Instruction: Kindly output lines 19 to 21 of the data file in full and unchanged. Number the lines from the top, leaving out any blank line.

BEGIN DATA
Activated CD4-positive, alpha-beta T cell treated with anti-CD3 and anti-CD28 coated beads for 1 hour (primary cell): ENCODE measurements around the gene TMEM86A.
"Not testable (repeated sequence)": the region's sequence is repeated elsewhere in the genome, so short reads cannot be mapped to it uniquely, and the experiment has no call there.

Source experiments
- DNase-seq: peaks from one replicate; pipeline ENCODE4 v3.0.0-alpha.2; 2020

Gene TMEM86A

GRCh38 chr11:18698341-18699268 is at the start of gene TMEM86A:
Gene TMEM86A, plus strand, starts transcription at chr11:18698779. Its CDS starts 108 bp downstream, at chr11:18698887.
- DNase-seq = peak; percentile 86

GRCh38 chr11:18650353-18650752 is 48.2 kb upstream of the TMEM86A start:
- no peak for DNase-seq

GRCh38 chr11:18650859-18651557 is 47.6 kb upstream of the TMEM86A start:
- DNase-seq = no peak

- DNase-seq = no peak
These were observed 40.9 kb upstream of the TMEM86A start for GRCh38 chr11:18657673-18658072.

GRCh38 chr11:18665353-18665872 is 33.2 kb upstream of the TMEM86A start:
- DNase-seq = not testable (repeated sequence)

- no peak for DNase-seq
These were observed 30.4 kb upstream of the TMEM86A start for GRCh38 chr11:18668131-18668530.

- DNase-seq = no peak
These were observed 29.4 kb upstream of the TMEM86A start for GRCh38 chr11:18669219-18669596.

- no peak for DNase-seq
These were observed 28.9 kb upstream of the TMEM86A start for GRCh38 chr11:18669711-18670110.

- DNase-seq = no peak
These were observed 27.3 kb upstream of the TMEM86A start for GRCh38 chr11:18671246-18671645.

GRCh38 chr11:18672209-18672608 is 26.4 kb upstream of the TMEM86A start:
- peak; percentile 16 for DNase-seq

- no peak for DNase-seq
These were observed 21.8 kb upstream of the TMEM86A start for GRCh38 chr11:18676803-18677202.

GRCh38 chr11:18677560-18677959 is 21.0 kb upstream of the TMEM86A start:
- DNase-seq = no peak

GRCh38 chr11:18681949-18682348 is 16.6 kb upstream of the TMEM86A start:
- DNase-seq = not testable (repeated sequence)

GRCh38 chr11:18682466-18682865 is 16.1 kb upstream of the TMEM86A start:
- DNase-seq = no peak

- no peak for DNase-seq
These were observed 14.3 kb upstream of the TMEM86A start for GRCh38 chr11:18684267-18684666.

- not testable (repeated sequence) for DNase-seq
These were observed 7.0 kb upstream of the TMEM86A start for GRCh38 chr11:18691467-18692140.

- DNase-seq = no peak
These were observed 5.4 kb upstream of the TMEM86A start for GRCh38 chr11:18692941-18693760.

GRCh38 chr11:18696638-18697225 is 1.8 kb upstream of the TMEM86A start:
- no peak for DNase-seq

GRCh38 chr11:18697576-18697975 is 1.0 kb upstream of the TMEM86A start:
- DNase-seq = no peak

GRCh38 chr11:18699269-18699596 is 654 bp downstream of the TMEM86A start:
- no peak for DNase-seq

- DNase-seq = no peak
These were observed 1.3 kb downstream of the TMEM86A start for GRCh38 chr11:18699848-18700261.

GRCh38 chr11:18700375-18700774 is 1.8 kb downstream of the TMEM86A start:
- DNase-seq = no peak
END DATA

- DNase-seq = no peak
These were observed 29.4 kb upstream of the TMEM86A start for GRCh38 chr11:18669219-18669596.

- no peak for DNase-seq